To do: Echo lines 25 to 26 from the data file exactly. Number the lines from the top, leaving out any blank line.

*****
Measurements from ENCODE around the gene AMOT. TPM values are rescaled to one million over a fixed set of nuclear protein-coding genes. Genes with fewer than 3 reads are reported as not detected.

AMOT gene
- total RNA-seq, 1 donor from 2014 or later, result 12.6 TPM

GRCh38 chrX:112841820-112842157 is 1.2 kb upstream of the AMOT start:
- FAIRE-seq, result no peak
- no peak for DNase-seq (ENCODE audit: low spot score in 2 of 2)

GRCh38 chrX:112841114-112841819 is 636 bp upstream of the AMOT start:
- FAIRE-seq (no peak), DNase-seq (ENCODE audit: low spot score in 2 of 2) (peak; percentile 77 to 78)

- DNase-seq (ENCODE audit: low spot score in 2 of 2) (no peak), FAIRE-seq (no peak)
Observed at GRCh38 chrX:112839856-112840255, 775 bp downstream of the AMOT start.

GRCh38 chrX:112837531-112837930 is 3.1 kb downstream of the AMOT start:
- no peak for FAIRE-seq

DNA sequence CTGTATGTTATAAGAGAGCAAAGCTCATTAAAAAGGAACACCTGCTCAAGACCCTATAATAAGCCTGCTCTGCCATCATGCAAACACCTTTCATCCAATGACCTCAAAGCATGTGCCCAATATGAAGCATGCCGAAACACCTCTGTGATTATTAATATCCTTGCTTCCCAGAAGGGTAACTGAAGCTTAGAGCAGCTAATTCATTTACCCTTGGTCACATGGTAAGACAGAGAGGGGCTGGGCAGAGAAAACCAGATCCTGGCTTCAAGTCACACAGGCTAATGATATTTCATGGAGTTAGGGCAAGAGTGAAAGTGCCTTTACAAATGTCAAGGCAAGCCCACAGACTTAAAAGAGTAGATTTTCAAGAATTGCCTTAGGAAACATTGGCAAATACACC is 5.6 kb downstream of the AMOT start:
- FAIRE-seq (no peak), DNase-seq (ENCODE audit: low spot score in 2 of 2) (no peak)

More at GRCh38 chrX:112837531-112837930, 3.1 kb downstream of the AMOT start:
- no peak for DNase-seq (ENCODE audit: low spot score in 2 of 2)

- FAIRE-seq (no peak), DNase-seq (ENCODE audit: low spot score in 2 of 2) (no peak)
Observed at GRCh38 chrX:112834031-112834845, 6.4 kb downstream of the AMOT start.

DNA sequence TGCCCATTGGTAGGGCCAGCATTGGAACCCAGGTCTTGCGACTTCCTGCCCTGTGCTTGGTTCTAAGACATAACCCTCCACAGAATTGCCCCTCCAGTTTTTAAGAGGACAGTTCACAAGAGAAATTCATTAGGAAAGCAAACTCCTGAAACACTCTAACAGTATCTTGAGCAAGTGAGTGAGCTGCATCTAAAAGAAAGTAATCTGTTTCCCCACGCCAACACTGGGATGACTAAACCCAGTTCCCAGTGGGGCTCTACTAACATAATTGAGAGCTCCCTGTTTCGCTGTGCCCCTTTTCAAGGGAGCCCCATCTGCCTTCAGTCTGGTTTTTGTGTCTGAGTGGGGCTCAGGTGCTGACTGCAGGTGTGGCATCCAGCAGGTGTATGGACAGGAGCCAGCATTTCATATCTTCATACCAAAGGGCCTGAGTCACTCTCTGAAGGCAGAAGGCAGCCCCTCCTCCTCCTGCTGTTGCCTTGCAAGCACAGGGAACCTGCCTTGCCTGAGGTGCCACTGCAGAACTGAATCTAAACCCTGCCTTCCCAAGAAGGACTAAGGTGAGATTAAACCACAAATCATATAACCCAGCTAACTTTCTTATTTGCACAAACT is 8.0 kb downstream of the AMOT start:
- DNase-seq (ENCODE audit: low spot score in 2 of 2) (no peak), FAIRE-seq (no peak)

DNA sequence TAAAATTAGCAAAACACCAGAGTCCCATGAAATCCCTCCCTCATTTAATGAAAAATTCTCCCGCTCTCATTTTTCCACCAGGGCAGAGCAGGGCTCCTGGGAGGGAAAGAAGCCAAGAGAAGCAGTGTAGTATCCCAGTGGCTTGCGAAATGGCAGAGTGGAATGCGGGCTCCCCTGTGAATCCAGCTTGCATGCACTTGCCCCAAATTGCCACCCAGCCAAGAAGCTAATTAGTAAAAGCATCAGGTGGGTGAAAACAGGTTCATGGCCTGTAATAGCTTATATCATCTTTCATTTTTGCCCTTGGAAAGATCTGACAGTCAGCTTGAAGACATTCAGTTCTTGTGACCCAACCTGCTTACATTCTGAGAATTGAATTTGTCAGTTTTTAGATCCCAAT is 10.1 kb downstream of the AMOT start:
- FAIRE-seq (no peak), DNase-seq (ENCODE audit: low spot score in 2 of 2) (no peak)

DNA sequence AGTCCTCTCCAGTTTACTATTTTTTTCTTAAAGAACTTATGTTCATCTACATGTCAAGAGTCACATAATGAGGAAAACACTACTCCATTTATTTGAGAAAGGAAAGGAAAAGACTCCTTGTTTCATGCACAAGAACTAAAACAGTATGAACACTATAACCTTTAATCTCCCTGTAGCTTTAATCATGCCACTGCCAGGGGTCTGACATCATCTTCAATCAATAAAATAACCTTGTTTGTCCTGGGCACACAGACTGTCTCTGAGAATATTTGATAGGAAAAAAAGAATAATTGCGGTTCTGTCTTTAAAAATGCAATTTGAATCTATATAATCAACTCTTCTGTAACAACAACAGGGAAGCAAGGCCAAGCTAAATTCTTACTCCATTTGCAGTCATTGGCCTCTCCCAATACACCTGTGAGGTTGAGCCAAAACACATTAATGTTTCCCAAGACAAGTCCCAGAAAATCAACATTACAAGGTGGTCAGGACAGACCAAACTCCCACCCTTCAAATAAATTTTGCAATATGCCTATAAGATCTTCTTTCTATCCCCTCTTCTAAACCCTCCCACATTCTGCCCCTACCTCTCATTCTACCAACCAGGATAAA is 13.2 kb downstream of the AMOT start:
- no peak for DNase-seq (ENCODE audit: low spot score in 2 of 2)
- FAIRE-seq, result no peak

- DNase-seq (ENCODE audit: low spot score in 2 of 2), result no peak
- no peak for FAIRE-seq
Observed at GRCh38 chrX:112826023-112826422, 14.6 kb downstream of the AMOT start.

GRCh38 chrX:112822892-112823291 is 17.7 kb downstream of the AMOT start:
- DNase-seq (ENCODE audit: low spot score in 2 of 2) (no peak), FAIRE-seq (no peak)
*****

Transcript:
- FAIRE-seq, result no peak

- DNase-seq (ENCODE audit: low spot score in 2 of 2), result no peak